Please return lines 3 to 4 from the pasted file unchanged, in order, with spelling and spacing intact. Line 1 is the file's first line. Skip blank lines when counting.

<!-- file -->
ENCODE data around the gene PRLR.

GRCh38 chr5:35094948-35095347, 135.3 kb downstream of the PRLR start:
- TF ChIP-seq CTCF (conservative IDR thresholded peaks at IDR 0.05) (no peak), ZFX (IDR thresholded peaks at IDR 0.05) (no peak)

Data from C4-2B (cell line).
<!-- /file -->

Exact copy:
- TF ChIP-seq CTCF (conservative IDR thresholded peaks at IDR 0.05) (no peak), ZFX (IDR thresholded peaks at IDR 0.05) (no peak)

Data from C4-2B (cell line).